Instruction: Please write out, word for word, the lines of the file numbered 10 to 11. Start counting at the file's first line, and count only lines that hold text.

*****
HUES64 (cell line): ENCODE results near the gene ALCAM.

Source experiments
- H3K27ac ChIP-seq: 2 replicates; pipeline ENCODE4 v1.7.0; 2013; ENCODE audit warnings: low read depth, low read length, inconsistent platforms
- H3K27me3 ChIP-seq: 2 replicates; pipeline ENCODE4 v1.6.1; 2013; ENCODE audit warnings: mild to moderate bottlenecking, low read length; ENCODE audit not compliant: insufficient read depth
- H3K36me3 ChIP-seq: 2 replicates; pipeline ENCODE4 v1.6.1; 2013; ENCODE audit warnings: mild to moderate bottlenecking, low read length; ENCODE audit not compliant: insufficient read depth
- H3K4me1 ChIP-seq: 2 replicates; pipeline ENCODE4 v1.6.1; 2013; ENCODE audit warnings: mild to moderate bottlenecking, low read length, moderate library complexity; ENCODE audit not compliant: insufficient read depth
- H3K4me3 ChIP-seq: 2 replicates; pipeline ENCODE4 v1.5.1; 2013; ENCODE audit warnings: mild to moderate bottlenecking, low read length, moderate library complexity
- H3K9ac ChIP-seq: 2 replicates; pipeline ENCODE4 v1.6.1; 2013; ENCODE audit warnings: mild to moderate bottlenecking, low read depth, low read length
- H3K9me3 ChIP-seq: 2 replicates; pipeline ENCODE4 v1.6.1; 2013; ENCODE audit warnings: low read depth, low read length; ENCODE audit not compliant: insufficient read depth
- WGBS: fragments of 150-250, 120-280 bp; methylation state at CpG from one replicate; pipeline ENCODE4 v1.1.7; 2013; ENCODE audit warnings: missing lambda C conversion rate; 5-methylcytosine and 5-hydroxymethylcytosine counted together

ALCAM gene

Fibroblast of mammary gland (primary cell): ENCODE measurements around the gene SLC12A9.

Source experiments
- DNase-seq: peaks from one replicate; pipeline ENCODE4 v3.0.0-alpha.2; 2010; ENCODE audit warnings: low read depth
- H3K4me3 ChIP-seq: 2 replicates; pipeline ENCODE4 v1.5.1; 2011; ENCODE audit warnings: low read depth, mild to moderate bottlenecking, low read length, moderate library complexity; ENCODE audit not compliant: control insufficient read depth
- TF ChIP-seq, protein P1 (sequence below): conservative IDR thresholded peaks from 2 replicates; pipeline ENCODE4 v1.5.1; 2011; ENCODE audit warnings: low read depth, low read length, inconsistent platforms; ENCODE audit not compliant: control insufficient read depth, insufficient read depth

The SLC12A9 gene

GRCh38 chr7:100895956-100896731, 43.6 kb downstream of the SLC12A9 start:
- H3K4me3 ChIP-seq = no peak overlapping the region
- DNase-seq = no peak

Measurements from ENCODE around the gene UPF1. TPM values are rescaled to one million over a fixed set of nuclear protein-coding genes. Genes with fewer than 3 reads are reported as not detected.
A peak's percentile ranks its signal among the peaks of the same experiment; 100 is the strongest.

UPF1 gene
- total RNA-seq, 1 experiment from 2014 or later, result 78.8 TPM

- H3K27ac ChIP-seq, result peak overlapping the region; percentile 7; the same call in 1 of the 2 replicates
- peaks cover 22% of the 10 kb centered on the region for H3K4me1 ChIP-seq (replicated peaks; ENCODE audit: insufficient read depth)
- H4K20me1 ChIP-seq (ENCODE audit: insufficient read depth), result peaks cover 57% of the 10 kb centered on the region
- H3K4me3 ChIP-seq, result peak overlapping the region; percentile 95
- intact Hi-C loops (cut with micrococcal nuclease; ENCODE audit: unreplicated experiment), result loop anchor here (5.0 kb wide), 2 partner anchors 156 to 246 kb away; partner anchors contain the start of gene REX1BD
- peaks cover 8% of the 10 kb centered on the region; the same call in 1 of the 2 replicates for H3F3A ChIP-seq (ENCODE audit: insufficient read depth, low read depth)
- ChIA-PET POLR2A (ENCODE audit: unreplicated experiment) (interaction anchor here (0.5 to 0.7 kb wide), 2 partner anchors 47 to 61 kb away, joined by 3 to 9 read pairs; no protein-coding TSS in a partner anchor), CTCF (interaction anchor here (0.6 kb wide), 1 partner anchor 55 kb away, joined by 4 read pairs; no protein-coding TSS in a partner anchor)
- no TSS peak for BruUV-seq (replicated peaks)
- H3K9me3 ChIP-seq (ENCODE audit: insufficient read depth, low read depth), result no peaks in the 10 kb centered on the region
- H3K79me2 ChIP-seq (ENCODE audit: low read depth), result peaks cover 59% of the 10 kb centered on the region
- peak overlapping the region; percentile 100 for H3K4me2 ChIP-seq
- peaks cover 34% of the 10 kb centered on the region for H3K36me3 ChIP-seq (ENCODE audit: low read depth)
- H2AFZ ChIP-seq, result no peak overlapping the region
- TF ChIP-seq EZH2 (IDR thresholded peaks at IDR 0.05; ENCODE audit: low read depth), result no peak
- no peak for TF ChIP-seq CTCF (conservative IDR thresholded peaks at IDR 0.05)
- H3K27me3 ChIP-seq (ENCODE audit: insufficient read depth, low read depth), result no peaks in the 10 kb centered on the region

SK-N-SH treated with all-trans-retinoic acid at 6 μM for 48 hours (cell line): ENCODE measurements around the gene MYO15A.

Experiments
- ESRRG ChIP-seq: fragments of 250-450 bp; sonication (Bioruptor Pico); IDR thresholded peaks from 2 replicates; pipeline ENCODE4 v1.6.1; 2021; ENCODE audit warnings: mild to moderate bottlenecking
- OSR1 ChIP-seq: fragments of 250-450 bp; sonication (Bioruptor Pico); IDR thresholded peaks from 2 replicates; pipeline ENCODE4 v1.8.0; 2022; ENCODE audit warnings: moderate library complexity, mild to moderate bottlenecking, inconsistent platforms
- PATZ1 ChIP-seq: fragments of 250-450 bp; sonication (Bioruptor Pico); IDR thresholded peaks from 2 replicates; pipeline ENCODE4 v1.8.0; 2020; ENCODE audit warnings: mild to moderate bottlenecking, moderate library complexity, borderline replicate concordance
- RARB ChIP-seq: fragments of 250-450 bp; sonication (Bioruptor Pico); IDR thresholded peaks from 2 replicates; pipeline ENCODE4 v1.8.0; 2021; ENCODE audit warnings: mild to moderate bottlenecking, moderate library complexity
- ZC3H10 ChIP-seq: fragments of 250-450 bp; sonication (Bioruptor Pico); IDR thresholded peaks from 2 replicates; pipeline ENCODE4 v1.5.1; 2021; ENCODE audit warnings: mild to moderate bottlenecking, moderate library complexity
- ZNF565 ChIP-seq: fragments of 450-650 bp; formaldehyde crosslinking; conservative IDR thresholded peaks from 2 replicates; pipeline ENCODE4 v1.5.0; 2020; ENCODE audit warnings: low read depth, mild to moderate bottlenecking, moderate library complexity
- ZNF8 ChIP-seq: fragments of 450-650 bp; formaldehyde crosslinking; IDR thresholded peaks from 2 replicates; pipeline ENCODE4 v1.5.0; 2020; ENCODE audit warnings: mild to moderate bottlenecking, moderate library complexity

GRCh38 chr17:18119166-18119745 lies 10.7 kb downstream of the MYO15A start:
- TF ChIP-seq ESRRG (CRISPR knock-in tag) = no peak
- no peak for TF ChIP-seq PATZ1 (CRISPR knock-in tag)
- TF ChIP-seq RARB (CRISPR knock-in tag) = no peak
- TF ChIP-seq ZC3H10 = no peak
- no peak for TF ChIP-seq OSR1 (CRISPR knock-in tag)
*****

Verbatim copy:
- WGBS: fragments of 150-250, 120-280 bp; methylation state at CpG from one replicate; pipeline ENCODE4 v1.1.7; 2013; ENCODE audit warnings: missing lambda C conversion rate; 5-methylcytosine and 5-hydroxymethylcytosine counted together

ALCAM gene